So, what can new parents do to overcome their credit odds? Here are seven strategies:

1. Borrow from a non-traditional source. LendingTree's Smith says that in some cases, home sellers themselves are willing to work with the buyer on financing, including carrying the mortgage until the buyer returns to work. Another option is looking to family members who are willing lend the money or co-sign the mortgage.

When it comes to credit cards, Credit.com's Farnoosh Torabi recommends that stay-at-home parents consider secured cards, which are loaded with your own money and not dependent on income checks, or become an authorized user on a spouse's card. "They'll get their own credit card to the account and build credit history along the way," she says.

2. Buy less house than you can afford. If the new dad returned to work but the new mom is still on unpaid maternity leave, lenders might only consider the dad's income – and that might not be such a bad thing. Considering the fact that babies come with a lot of extra expenses, from child care to diapers, buyers who are also new parents might want to take out a much smaller loan they can they afford anyway. Relying on only one income for the mortgage is one way to do that.

3. Pay off debt ahead of time. Unloading monthly debt payments, whether for student loans, car loans, or credit cards, can make a borrower more appealing to lenders, and also make it easier to manage new monthly mortgage payments. So whether you're doing it to help convince a lender to take a chance on you or you want to make your bills easier on your own budget, it's always a good idea to become as debt-free as possible before buying a house.

4. Take one major life event at a time. Half of new parents might move into a new home before their baby's second birthday, but that doesn't mean you have to. "Going from no children to a child is an awesome, overwhelming event, and then when you throw in a house on top of it, it tends to be harder when you do it all of once," says ING Direct's Higgins, himself a father of eight. That's why he recommends spacing things out so you don't end up closing on a house days or weeks after giving birth.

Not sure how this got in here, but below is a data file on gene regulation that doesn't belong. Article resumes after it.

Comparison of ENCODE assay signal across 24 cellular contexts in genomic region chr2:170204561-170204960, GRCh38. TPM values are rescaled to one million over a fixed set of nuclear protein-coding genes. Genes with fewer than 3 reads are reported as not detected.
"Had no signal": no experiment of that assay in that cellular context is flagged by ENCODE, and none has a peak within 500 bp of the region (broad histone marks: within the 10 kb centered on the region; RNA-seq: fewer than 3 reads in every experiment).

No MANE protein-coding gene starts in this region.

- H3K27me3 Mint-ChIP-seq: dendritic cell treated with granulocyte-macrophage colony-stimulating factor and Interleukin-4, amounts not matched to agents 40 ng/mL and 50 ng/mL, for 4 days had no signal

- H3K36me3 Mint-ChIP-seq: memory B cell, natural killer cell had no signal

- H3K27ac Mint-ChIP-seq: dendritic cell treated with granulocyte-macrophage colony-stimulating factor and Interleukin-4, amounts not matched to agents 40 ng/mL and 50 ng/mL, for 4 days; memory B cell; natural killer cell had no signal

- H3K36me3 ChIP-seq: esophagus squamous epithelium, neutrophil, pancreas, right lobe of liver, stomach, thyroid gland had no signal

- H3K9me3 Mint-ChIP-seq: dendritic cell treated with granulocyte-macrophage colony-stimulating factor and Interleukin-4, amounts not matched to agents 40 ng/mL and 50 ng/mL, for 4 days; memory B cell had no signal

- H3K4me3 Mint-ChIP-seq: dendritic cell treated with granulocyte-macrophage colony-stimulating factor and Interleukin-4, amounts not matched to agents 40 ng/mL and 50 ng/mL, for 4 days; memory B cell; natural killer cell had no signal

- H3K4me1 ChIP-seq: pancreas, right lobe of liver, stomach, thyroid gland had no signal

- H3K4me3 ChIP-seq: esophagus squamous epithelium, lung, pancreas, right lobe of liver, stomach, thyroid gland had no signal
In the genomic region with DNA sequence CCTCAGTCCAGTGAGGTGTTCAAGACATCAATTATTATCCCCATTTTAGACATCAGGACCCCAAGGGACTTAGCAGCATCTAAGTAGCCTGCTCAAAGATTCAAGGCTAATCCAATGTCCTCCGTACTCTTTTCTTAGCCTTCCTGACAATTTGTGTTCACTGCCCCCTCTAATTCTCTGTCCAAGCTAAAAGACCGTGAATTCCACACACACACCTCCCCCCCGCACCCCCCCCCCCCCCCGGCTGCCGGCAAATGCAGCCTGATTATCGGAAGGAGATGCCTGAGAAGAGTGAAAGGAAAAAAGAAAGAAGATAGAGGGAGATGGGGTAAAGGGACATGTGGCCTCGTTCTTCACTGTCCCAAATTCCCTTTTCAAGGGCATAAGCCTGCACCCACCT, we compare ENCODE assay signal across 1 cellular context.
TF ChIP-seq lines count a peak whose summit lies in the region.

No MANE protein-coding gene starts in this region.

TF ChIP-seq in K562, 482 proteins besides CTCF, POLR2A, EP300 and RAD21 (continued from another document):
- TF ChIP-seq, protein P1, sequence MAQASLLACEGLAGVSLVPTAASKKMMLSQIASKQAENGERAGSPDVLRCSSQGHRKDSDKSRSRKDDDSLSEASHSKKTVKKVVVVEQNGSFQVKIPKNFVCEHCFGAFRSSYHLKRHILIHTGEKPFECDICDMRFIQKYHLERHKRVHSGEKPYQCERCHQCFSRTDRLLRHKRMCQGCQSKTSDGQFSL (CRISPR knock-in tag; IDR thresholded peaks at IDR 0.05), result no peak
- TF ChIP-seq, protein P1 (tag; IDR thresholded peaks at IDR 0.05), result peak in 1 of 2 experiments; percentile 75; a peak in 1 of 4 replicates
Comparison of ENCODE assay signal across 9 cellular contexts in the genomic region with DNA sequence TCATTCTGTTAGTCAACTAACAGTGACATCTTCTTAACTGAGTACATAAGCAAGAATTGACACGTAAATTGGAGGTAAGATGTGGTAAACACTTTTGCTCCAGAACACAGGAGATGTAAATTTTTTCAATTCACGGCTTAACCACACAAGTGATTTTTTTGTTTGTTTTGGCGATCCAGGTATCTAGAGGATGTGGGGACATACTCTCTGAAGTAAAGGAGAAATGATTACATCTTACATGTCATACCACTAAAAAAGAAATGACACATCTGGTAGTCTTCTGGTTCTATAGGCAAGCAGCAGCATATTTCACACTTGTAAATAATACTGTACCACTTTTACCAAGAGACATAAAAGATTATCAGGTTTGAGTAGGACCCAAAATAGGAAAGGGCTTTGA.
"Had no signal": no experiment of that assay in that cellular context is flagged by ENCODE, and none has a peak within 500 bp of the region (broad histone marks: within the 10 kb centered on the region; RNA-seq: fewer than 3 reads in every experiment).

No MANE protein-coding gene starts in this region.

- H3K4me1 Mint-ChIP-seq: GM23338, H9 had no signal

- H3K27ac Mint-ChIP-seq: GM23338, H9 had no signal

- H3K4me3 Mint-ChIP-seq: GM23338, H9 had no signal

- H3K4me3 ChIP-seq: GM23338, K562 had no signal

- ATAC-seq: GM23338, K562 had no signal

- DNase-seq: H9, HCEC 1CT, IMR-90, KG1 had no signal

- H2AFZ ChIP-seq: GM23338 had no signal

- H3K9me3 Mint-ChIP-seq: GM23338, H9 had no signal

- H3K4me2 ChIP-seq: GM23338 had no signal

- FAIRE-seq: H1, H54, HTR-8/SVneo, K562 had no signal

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Similarly, Torabi says that if new parents anticipate going on parental leave and don't yet have any existing credit cards, they can apply for one before their babies arrive. "It may be smart to go to their local credit union and apply for a card with a low interest rate and high limit, for emergencies," she adds.

5. Get your paperwork in order. "The more prepared they are with all their documentation, asset statements, and understanding their credit situation, the easier it is to close the transaction," says Smith. Even seemingly small details like selecting homeowners' insurance can help prevent any last-minute hiccups.

6. Shop around. Lenders, including the ones mentioned above, vary in how they treat borrowers on temporary leave from work. Shopping around to find the lender who will give you the best deal for your situation is always a good idea.

7. Improve your credit score. Experian's Rod Griffin recommends pulling your credit report at least six months before applying for a mortgage to give yourself time to get rid of any errors. (Visit annualcreditreport.com for your free credit report, which consumers can get once a year.) You might also want to spend some time getting your income and asset statements organized; while neither go into a credit report, lenders will ask for them as part of the loan application process.

With your credit in order, you can focus on enjoying your new bundle of joy.

Kimberly Palmer (@alphaconsumer) is the author of the new book Generation Earn: The Young Professional's Guide to Spending, Investing, and Giving Back. She experienced many of these challenges first-hand when trying to buy a house on maternity leave.